Tuesday, August 9, 2016

While the Coward Stands Aside

for the past week i've been a little down since my minister emailed to ask if we could get together to discuss my concerns about our church.  in her note she suggested that i had asked to talk with her about this at some future time, but i don't remember making such a request.  i have expressed my intention to talk with her in conversations with a couple of friends about our mutual concerns.  perhaps one of them has talked with her along the same lines and let her know that i would also like to speak with her.

at any rate, we've made a tentative appointment to meet, and in the back of my mind i've been thinking about what i want to say.  i have several items on my list: the way the dismissal of a staff member was handled, the adoption of an exclusionary wedding policy, the approval of new bylaws and a statement of belief and how that process was carried out, the church's investigation of membership in an organization that exists primarily because of our denomination's decision about marriage equality.  most of all i am upset about my wife's treatment by a member of the congregation, a woman who is involved in several of the activities in the church in which my wife also participates.  after my wife was attacked a second time in a very unkind and public way by one she thought was her friend, my wife stopped going to church, and i can't blame her.  if my wife is made to feel unwelcome and afraid of another such attack, i feel unwelcome, too.

when our congregation considered the new bylaws and statement of belief, i asked questions in what i thought was an informational meeting.  the man who was presenting these documents to the congregation answered them in a manner that let me know that my questions were unwelcome.  to my surprise, the proposed bylaws and statement were put to a vote then and there and approved with all but three of us who were present voting in the affirmative.  i was shocked that such important changes were pushed through so quickly.  we needed more time to think our way through these proposals and to discuss them more fully after the initial presentation.  after this experience, i don't feel free to ask questions or to express my opinion.  it seemed clear from the responses i got when i asked questions that my questions were viewed as challenges to the leadership and that much discussion had taken place to which i was not privy.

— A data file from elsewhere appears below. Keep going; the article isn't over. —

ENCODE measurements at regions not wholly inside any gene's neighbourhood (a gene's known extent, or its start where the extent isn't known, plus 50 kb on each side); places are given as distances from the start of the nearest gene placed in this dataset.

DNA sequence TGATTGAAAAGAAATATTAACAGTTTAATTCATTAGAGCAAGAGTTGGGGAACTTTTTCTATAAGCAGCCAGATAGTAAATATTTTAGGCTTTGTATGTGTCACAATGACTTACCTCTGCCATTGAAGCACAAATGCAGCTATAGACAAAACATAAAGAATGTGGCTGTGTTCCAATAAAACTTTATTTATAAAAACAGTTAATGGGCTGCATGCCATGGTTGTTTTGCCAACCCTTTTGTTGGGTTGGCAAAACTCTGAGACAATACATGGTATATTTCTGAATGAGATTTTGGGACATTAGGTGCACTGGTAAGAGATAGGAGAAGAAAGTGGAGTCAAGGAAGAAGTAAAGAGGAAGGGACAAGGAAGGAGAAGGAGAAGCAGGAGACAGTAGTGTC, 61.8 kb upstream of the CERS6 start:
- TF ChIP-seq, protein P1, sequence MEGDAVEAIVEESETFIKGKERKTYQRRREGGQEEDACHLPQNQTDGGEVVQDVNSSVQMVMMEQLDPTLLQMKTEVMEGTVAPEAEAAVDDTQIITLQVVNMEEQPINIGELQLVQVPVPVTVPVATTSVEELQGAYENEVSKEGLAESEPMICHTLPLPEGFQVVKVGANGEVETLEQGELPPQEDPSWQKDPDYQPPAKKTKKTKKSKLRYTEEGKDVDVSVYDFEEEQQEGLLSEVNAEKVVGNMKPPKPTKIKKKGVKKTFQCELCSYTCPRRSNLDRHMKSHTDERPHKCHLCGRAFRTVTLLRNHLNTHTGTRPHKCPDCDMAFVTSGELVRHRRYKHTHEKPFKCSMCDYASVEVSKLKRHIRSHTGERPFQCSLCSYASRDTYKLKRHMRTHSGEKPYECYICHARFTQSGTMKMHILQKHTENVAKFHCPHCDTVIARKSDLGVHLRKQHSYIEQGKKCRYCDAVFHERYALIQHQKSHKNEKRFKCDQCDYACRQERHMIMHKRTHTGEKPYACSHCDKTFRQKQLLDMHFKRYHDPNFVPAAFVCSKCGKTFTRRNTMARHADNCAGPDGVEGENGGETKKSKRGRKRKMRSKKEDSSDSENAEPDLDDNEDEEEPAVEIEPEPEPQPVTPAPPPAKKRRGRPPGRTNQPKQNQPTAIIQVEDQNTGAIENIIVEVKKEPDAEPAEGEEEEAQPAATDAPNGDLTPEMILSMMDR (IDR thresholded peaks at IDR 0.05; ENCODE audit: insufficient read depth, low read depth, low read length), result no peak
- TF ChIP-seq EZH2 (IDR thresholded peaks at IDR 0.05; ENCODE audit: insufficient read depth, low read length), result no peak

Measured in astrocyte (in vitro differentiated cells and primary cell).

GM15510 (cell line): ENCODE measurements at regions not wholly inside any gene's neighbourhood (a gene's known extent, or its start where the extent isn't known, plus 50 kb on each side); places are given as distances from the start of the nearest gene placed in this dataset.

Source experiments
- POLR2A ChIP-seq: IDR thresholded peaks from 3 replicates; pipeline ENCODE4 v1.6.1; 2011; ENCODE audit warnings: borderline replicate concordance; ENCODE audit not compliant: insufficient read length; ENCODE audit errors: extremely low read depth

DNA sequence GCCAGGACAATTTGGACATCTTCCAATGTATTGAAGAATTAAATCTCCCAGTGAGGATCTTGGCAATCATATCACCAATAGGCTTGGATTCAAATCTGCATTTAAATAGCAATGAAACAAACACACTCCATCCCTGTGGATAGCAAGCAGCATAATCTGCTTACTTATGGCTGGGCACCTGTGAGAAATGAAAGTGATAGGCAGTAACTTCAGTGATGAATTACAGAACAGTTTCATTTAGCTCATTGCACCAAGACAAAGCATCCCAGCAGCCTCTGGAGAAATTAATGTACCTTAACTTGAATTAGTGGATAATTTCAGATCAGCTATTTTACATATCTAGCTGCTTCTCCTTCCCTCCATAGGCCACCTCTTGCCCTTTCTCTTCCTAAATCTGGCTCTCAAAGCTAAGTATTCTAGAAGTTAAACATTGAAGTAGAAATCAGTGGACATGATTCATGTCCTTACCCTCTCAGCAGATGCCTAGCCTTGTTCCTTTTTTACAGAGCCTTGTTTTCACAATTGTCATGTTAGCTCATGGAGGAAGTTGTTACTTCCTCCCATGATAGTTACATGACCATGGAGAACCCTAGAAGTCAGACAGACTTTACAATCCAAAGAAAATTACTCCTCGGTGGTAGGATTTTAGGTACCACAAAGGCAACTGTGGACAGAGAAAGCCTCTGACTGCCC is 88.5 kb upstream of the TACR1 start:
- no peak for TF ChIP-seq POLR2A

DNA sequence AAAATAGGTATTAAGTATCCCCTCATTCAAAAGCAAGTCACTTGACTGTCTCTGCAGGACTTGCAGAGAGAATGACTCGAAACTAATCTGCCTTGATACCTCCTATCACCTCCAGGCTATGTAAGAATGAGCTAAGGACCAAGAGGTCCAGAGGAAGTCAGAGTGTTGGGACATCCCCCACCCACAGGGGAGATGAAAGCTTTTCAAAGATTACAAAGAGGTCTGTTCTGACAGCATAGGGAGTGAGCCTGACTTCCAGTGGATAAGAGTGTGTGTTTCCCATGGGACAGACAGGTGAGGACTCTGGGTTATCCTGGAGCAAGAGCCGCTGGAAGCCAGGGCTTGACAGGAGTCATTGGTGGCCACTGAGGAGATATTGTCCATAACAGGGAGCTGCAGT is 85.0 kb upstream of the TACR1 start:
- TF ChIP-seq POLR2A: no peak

i am troubled that the adoption of the new wedding policy, the new bylaws, and the statement of belief were moved in large part by legal concerns.  our church's insurance company advised the church that certain statements need to be a part of our policies as a defense against lawsuits and persuaded the church to buy additional insurance as a protection if the church is sued after its refusal to sanction same-gender marriages.  decisions of faith and practice that are driven by a desire to avoid being sued are questionable, as far as i'm concerned.

i fear that my discussion with my minister may lead to me making decisions i don't want to make, like choosing between leaving our church and many of the people i love dearly behind or continuing as a member when membership is bringing me more stress than joy.  as we've elected church officers, we have pledged to support the decisions that they make on our behalf, but i find myself challenging some of the most important decisions they've made.  can i do this and still keep my pledge to support them?  i know that it is better to have this discussion with my pastor and get this out in the open with her, but i'm still anxious about doing so because it may lead me some place i don't want to go.

may we have the courage of our convictions, but may we have tolerance to realize that others may be right and we may be wrong.  may we remind ourselves that there is such a thing as the "tyranny of the majority," and the rights of minorities must always be protected.  may there always be room for disagreement and questioning.  shalom.

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